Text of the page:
# Re: [agi] A difficulty with AI reflectivity

From: Jeff Medina (analyticphilosophy@gmail.com)
Date: Thu Oct 21 2004 - 06:57:47 MDT

meta-level aside, starts with an object-level program that repeatedly
presses a button delivering the equivalent of a nasty electrical
shock. If the meta-level speeds up the object level so that we get
nasty electrical shocks twice as fast, this is not an expected utility
improvement."

In your analogy, "pushing a button that produces nasty electrical
shocks" is meant to correspond to "proving theorems", and is bad
(results in a net utility loss), and is meant to be plausible because
the theorem-proving our theorem-proving machine is doing may be
fundamentally unsound (in that it may be proving some theorems true
that are actually false.) Correct?

If so, then your problem arises without introducing the possibility of
our rewriting its own theorem-prover. Specifically, if one can solve
the current problem (roughly, "How can we prove that a new
theorem-prover is an improvement, when that theorem-prover might be
wrongly proving falsehoods to be truths (pushing the electric shock
button)?") then one can also solve the problem "How can we prove that
our original theorem-prover's proofs correspond to (and only to) true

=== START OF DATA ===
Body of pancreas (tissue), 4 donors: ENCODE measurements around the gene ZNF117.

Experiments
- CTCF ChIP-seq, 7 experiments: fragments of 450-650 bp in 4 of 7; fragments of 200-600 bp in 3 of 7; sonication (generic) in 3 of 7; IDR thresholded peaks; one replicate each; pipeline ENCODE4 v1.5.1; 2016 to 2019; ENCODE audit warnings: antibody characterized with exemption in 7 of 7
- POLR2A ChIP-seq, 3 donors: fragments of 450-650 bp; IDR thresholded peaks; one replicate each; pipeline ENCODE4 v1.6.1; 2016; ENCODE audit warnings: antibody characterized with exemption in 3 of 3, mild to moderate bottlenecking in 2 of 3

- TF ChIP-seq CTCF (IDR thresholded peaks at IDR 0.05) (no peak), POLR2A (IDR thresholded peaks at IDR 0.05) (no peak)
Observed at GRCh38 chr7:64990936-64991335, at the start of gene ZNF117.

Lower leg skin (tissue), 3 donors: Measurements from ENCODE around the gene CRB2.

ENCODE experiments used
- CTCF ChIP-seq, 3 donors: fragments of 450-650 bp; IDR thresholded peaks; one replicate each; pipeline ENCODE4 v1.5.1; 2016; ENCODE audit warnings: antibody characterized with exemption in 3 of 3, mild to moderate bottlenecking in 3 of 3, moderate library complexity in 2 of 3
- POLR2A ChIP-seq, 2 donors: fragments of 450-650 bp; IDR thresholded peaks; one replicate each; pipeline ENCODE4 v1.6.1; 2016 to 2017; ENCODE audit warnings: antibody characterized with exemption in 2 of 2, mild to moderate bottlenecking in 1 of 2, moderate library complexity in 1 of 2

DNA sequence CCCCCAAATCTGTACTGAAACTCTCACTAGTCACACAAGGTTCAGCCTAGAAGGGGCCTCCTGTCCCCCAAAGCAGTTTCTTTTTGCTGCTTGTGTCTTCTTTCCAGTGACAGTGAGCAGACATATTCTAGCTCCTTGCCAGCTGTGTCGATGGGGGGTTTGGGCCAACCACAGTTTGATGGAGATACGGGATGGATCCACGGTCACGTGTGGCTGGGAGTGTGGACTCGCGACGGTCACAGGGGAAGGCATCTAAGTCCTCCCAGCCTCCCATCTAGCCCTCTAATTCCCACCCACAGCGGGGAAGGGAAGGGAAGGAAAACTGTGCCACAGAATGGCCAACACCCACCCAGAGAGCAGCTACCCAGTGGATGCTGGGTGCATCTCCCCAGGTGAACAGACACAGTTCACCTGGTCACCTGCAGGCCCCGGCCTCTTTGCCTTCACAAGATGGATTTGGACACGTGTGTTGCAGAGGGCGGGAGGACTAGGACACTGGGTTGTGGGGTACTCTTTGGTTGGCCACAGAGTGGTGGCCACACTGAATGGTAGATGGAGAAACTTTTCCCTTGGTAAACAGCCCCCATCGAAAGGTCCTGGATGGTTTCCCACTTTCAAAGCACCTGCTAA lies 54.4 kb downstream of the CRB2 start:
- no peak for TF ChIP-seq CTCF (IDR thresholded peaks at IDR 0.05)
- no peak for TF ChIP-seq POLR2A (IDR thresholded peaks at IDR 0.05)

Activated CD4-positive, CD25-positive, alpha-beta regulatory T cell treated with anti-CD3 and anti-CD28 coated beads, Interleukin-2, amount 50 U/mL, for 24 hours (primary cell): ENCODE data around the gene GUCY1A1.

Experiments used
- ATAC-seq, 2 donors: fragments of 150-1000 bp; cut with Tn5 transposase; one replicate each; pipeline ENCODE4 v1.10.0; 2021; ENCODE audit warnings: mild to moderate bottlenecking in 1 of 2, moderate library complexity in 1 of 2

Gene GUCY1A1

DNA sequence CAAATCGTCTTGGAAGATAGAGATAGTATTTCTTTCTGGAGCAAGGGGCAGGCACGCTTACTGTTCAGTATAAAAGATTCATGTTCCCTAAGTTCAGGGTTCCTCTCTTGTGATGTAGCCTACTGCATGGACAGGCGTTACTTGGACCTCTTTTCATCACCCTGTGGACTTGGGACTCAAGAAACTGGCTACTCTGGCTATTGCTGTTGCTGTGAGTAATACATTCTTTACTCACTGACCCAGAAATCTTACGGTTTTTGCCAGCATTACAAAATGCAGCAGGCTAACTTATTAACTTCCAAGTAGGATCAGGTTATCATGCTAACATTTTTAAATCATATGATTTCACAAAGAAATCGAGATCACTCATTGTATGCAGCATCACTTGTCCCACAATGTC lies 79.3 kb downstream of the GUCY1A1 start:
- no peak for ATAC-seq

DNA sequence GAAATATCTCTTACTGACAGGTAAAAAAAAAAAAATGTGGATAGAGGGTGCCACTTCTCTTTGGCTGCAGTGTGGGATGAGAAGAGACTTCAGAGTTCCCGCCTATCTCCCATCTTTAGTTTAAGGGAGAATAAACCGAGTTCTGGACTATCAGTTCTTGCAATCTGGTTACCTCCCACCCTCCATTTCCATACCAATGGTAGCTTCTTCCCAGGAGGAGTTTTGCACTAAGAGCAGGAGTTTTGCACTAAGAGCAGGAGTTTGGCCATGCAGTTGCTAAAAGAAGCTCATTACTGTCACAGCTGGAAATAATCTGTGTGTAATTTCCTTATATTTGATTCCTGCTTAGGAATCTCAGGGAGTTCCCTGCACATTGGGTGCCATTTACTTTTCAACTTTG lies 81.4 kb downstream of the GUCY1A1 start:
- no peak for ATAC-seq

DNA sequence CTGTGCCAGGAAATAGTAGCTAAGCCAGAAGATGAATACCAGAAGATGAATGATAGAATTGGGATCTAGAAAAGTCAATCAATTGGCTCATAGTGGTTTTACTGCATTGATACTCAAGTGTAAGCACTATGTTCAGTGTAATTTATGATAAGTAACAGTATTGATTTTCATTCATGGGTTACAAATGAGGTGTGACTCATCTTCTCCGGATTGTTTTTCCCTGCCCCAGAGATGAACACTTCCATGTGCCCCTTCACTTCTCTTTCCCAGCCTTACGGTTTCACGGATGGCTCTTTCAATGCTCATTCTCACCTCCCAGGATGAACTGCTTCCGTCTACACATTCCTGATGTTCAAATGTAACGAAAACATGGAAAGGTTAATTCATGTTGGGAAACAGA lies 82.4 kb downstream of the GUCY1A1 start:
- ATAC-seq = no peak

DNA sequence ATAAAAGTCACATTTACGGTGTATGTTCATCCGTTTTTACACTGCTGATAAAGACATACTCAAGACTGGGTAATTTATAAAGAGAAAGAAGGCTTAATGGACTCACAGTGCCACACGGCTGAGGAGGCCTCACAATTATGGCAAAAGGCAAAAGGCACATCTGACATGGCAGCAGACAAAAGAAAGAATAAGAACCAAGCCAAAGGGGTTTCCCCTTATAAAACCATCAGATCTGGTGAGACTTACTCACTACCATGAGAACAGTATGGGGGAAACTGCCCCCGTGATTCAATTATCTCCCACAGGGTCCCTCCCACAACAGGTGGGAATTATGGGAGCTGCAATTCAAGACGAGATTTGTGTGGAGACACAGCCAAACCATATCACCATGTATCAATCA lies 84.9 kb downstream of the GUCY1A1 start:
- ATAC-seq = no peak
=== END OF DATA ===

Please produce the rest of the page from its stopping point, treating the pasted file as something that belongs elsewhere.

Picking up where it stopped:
propositions?"

We can't expect to prove that a theorem-prover's proofs correspond to
(and only to) true propositions, on pain of infinite regress (because
we can always question the fallibility of the meta-theorem-prover we
decided to use to prove the truth-correspondence of the object-level
theorem-prover).

So the answer is, as you mentioned in passing, that we must assume, at
some level, correctness of our proof theory, even though the level at
which we make said assumption might be the proof-theoretic equivalent
of jabbing red zappy buttons in an unfortunate, catastrophe-birthing
manner. Our theorem-proving machine can only ever hope to rewrite its
theorem-prover with a performance-level improvement, not a
truth-correspondence-level improvement (other than accidentally, that
is).

You won't ever find anything in the literature on how to prove that a
system of proof is infallibily truth-producing outside of the context
of said system of proof (or even how to prove that system-of-proof A
is more consistently truth-producing than system-of-proof B; not
outside of the context of system-of-proof A, B, or X) because even if
someone were to come up with something that looked like a proof that
"wraps around" as you put it, they (or the journal editors/referees)
would reject it as unsound, due to a reductio ad absurdum. Namely,
because it would contradict that which the rest of proof theory claims
is true; that wrap around is impossible -- truth is forever uncertain
at its base. We cannot avoid inserting potentially unsound
assumptions.

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